Today’s maneštra of young corn, which almost every restaurant and tavern in Istria offers, is the reduced experience of the dietary everyday in Istria for a thousand years. The basic components of the chameleon maneštra, which in its countless versions, tell above all of the hunger that was the first generator of food innovations. Not all products of the New World were met with rejoicing. Maize, potato and tomato fought long for their place of today on the tables of the world. In Istria, potato appeared shyly at the time of French rule, between 1805 and 1814, but only during the time of the Austrian administration of 1813-1814 was it systematically pushed and planted. At first met with repugnance, for its fruit was somehow too close to the infernal regions, it was only during the five lean years of 1812 to 1817 that it earned a place in the maneštra. Recipes for potato did not come from the well-to-do kitchens that usually dictated new fashions in eating, but from the pulpits, where the clerics extolled it as a saviour from famine. Another essential ingredient in maneštra, the bean, totally squeezed out lentils and broad beans, which for at least a millennium had been eaten by the Istrians. From today’s collective dietary memory, the older legumes have been literally wiped out. And so the history of the maneštra on the whole is hidden in the third ingredient, that which gives the dish its name.

The representative of everyday in today’s external impression of Istrian cuisine tells of a diet that is a phenomenon of long existence, of the ability to transform recipes that are constantly adjusted to new tastes and new circumstances. More than other recipes in Istrian cuisine, maneštra claims a place as symbol of constant change, which is always inscribed into food. Traditional food survives in new conditions precisely because of the ability to change, so that in fact one need not complain much about canned corn, rather, one should seem for those places in which it is still possible to find all those modest and yet luxuriant maneštras with which the menus followed the annual rhythm of comestibles. At the end of every search waits a nourishing and timeless maneštra of whatever there might happen to be.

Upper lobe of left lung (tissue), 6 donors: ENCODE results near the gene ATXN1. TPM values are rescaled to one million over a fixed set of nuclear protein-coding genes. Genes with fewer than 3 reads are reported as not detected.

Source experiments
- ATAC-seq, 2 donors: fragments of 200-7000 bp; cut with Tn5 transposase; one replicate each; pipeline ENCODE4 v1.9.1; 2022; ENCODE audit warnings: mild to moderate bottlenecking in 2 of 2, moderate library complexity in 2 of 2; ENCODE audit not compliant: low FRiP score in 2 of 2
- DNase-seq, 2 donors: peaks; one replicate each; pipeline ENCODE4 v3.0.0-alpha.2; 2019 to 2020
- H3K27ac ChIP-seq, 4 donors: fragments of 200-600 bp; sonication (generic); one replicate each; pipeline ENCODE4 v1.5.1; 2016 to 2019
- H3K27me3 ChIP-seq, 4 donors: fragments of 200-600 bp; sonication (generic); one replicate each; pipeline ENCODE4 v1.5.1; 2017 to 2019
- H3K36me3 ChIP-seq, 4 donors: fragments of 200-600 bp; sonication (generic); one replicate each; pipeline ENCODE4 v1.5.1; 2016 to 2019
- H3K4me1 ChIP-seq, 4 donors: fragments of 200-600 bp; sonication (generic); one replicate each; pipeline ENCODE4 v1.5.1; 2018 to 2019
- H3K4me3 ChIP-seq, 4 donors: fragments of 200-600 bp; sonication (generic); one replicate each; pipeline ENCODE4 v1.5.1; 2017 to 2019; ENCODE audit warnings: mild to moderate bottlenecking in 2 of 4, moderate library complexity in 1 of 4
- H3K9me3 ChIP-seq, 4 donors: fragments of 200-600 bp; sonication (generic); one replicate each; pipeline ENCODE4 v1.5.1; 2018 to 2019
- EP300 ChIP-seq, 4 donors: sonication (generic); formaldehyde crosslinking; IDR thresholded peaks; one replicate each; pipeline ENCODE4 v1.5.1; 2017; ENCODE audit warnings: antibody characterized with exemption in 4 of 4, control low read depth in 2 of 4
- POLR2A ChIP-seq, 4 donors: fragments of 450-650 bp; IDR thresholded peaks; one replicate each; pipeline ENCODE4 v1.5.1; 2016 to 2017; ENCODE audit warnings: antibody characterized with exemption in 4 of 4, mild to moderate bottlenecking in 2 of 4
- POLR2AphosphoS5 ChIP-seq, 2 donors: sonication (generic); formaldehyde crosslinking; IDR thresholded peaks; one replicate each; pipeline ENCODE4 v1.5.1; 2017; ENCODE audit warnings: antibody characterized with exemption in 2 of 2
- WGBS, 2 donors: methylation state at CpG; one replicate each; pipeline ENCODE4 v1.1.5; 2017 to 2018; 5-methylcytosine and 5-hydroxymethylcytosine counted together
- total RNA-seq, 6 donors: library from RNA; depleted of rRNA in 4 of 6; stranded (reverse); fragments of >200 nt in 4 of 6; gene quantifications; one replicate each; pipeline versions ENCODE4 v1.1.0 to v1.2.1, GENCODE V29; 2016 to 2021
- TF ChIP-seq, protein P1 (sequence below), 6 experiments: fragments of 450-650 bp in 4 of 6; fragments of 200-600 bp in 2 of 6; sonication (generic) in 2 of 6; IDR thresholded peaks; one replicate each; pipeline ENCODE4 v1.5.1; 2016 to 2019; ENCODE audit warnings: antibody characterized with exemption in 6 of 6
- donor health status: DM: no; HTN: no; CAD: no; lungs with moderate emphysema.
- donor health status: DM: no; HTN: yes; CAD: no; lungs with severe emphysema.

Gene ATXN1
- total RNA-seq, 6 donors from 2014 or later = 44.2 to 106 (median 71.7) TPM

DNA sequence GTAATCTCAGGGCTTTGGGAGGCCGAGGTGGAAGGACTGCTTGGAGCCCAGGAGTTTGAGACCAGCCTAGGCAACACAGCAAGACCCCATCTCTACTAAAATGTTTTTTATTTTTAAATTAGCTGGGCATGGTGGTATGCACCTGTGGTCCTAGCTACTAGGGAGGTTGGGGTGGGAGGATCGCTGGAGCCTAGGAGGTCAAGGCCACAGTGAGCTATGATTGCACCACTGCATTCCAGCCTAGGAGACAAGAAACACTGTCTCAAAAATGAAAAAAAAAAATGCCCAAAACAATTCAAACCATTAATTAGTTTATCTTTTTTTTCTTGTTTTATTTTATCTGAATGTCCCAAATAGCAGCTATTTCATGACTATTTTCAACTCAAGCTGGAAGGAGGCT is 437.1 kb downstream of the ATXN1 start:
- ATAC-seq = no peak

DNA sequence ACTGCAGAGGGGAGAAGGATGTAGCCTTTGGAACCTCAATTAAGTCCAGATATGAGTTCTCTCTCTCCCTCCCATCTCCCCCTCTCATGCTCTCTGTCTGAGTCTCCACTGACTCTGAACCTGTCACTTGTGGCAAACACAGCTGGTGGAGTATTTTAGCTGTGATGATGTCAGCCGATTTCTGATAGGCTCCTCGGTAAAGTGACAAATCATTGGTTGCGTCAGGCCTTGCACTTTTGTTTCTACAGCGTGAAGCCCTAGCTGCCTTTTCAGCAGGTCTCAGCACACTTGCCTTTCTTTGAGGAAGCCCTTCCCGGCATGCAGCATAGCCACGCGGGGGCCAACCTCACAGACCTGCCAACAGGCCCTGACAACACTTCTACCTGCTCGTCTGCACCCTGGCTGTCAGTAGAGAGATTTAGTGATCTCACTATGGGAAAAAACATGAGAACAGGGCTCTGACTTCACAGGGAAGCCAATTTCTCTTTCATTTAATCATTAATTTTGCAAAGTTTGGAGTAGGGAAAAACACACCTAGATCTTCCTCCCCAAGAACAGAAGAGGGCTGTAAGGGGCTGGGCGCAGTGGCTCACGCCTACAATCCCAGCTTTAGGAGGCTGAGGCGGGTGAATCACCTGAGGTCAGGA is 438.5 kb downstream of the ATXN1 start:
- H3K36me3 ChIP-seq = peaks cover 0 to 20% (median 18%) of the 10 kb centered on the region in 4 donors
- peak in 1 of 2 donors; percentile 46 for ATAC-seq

Konoba Puli Pineta

Karlov vrt 1

52341 Žminj

091 1846 644, 098 9911 795


Dill maneštra (old-style)

beans 200 g
potatoes 5
dried pork tongue
wild dill a bunch
salt and paper
bacon 100 g
garlic 3 cloves
shallot, large 1
  1. Bring the beans to the boil in water; after ten minutes of boiling, drain and put the beans into fresh water to cook again.
  2. Put dried tongue, salt, pepper and two thirds of the pesto into the pot.
  3. Cut potatoes into dice, and add to the beans when they are half cooked. Add dill sprigs, cut into smaller pieces.
  4. When the potato and beans are three-quarter cooked, add the rest of the pesto.
  5. When the beans and potatoes are cooked, take out the tongue, skin, and cut into little slices to serve with the maneštra.